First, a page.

"Opposing" and "opposed" are, like many other pairs of present and past participles, respectively active and passive in meaning.
Both "opposed views" and "opposing views" are correct (the first phrase gives you the idea that the views are different, while the second one gives you the idea that one view actively undermines or counteracts the other). However, "diametrically opposed" is a set phrase.
With the noun "team," only "opposing" works as it implies that both teams fight to beat the other.
Hi, Gustavo, while I was going to issue a new post, luckily I found this one and so just add my inquiry here.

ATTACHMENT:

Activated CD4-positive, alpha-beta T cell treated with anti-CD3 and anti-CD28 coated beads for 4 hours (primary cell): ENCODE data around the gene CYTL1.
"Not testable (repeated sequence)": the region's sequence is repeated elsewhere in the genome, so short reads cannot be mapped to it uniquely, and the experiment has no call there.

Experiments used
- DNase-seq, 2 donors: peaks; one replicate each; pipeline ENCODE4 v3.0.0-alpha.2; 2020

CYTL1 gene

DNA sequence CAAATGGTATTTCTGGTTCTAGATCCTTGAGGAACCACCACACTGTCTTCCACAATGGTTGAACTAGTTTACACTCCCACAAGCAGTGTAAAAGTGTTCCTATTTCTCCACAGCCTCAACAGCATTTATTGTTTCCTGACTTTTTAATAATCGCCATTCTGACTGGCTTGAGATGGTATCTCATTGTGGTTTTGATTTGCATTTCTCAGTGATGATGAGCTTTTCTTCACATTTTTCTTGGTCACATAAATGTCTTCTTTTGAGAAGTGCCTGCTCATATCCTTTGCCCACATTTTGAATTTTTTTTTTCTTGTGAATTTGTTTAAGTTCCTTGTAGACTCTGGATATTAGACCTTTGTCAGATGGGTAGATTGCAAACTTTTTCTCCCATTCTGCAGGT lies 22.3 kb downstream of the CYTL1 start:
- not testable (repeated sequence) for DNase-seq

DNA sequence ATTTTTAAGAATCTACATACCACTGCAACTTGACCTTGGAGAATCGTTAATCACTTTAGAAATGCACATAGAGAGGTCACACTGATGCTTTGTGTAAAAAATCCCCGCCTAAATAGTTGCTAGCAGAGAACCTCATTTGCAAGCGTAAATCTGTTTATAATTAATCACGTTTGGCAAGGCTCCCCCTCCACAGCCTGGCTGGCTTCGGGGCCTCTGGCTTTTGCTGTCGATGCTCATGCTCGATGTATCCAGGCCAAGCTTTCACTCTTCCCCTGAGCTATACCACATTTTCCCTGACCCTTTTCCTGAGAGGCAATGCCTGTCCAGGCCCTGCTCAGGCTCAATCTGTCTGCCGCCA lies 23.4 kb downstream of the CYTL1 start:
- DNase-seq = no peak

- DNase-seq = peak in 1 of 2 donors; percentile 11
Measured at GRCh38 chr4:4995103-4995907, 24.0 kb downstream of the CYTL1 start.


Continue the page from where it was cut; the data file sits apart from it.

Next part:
"When compared to people using search engines, as recent studies show, those who seek news and information from social media are at a higher risk of becoming trapped in a “collective social bubble" where news is shared within communities of like-minded individuals. In these bubbles of filtered information, people choose to consume material that reinforces their existing attitudes. Even when opposing views appear side by side, people still select from content that upholds opinions they already agree with. ... "
While according to your explanation the 'opposed' could be acceptable in the place of 'opposing' above, my problem is that every well-known dictionary specifies that "the adjective 'opposed' is not usually before noun" except a set phrase - 'diametrically opposed'. Maybe is this 'opposed' one of the predicative adjectives?
I would really appreciate if I could hear from you.